I had a lovely time discussing the craft of writing with Thea Prieto of Propeller Magazine last week! We touched on research, breaking workshop “rules,” and a handful of the books that enriched the “broth” that was the manuscript of Daughters of the Air.  You can read the interview right here.

DAUGHTERS OF THE AIR one of Bustle’s 11 Best Fiction Books Releasing in December 2017

1 Dec

This morning, I was super excited to see Daughters of the Air included in Bustle’s round up of best new fiction releasing in December. Huzzah!

Reviews are coming in as well. Leena Soman of Cleaver Magazine calls Daughters of the Air “a clear-eyed meditation on the experience of being haunted by the unknown and what we are perhaps too scared to imagine.” In A Geography of Reading, Isla McKetta writes:

“…I want to read a book that pushes me so far beyond my own experience as a human and a writer that I’m already off the cliff and halfway to a crushing death before I realize what’s happening. Daughters of the Air took me there.”

And, Elizabeth’s Editions says “[Szilágyi] is a smart writer, dropping you straight into the white hot truth of life.” Yow!

The novel releases in just four days. I hope to see you at the launch party this Tuesday at 7:30 at the Hotel Sorrento, or at one my events around the country in 2018!

DAUGHTERS OF THE AIR Goodreads Giveaway

22 Nov

dota-coverFun news: Lanternfish Press is running a giveaway for Daughters of the Air on Goodreads. You can enter here. If you’ve already pre-ordered the book, perhaps you might add it to your to-read list and recommend the giveaway to a friend or two?

November News

17 Nov
Discovery Park

Discovery Park

Well, gosh, November snuck up on me! I try not to let a whole month go by without popping in over here, so here’s what’s been cooking.  Daughters of the Air will be out in 18 days (you might add it to your Goodreads list to be notified of giveaways); the last several weeks featured early mornings hunched over my laptop pitching book critics and events to bookstores and a handful of book clubs. Anxiety-fueled self-googling is at peak levels, which, yes, I know I should not be doing. But every now and again someone says something lovely about the book, which, as I’ve said on Instagram, has me rolling around like a happy puppy. (Also: I am increasingly on Instagram, where I overuse creepy filters, such in the photo above.)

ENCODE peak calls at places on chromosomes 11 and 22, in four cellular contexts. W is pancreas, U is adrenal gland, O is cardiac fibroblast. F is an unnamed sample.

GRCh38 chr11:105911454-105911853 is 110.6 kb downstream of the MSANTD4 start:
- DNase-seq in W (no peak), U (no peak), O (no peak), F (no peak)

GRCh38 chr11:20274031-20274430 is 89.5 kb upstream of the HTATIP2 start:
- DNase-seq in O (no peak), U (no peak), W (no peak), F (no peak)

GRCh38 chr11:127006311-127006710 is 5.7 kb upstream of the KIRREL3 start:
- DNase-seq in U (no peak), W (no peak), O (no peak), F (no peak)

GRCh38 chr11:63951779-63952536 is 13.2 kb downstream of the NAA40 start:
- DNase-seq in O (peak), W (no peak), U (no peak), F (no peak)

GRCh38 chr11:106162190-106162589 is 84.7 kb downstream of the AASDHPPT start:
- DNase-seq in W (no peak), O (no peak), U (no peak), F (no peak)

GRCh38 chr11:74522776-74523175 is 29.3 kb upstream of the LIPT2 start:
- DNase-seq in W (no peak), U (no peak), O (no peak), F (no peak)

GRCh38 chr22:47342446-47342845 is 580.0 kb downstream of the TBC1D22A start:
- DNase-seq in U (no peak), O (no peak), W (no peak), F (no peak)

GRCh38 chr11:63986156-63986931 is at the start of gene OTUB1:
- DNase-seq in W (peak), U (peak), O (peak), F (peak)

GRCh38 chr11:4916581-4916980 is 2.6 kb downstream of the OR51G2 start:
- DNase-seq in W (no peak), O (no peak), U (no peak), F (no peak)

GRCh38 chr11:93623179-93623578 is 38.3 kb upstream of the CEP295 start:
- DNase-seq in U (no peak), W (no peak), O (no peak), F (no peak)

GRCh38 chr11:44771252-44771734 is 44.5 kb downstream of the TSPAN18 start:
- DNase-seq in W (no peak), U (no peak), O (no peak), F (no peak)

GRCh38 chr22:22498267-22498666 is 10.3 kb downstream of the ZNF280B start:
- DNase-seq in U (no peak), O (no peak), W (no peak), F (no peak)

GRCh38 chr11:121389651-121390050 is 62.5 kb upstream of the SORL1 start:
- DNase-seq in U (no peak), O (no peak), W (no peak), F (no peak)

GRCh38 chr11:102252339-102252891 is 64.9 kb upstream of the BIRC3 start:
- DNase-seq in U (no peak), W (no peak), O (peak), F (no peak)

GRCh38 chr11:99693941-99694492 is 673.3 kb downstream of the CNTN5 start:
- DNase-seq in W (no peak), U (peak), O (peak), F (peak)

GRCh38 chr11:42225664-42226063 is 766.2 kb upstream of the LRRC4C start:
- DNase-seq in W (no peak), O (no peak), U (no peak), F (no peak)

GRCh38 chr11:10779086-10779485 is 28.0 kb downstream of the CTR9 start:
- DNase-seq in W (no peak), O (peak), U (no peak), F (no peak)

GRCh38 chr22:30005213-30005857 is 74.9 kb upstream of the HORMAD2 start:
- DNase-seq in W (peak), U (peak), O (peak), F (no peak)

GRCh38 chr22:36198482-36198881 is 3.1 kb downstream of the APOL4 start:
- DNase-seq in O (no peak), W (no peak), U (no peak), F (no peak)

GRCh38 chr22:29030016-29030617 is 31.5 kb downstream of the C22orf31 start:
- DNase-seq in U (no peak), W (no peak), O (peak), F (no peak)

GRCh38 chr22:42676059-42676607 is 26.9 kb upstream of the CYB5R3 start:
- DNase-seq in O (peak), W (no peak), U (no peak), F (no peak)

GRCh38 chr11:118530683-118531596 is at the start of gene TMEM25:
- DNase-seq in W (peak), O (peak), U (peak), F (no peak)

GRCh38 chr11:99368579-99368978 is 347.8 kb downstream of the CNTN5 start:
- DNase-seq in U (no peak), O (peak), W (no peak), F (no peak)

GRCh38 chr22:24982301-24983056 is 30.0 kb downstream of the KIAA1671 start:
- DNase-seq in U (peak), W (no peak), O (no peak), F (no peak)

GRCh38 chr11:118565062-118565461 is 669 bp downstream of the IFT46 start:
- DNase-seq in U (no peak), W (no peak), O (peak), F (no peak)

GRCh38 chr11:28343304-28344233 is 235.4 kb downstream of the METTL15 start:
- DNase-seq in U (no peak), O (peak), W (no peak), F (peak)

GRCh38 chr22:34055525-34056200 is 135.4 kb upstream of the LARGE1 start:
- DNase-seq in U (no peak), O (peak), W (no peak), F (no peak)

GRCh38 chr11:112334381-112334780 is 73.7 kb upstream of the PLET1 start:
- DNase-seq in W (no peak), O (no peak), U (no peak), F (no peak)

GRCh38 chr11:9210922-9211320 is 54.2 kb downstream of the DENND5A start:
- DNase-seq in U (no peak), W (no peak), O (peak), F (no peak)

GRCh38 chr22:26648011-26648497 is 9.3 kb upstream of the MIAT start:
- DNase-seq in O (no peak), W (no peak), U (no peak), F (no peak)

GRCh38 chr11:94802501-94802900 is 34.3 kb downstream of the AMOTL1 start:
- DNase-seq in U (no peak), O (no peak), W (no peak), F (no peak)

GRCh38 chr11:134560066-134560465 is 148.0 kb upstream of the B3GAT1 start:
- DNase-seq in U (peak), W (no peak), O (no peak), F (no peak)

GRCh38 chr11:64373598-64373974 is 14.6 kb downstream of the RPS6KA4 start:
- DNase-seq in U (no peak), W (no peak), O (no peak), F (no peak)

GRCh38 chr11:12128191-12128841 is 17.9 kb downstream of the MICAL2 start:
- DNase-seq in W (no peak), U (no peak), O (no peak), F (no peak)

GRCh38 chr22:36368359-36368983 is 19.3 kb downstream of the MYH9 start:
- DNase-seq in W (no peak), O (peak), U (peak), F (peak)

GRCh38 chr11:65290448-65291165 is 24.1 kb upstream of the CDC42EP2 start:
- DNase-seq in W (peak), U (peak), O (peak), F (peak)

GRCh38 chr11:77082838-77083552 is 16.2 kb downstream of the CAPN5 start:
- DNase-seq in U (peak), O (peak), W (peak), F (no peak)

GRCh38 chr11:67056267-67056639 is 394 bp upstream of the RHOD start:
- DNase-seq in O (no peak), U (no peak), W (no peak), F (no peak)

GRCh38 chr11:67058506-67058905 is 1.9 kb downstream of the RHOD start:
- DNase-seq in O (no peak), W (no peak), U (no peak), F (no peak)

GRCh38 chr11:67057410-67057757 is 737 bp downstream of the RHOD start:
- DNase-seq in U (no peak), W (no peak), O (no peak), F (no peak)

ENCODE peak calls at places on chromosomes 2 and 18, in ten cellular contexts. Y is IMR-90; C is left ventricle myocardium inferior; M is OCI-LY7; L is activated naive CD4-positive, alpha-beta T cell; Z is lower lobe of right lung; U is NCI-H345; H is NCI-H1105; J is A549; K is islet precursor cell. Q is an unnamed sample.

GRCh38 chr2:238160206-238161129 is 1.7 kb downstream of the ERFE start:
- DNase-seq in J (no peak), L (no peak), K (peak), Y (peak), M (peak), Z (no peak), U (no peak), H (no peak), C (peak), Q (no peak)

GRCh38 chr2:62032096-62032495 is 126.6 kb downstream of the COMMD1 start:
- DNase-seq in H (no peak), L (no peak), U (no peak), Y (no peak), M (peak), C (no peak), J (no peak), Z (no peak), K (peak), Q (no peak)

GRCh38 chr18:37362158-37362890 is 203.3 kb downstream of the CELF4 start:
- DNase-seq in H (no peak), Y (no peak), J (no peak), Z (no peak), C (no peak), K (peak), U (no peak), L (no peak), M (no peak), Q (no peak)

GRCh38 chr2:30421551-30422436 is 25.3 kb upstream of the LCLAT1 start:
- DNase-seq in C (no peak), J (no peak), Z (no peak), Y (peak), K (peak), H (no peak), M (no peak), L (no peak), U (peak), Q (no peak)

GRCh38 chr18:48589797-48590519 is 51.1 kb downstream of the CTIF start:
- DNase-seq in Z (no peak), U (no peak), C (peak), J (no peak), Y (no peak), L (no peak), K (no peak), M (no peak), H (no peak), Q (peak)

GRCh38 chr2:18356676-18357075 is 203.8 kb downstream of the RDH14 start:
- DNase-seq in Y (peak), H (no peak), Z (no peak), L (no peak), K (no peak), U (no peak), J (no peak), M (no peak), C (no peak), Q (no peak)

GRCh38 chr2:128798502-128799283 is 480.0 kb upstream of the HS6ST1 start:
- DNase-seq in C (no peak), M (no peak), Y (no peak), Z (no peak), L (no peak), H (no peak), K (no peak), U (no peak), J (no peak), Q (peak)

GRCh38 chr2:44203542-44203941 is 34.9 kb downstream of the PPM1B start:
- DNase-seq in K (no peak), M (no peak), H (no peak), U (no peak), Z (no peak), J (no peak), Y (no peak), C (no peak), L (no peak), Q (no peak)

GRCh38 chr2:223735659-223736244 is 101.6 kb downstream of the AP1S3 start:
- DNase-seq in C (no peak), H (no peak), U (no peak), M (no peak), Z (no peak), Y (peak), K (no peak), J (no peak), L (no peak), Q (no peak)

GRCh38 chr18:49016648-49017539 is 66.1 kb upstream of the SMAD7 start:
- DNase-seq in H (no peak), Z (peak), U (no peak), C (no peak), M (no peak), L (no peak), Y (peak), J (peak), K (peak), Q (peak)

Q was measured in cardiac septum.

The University of Washington’s Suzzallo Library, where I recently managed to claw my way back into Novel #2.

I just finished teaching for the first time a fiction thesis writing class in the online MA program I work for. It’s an interesting class that coaches students through the first 30-50 pages of a novel or story collection, and I am embarking upon it once again very soon, just as my own novel will be hitting shelves. Our final week’s discussion on paths to publication (traditional vs. hybrid vs. self-publishing) will be rather timely.  In related news, as I head out on book tour next year, I’ll be teaching online for Hugo House as well: an eight-week intermediate fiction class touching on point of view, dialogue, and scene construction. Watch for one-day classes at Chicago’s StoryStudio and Port Townsend’s Writers’ Workshoppe!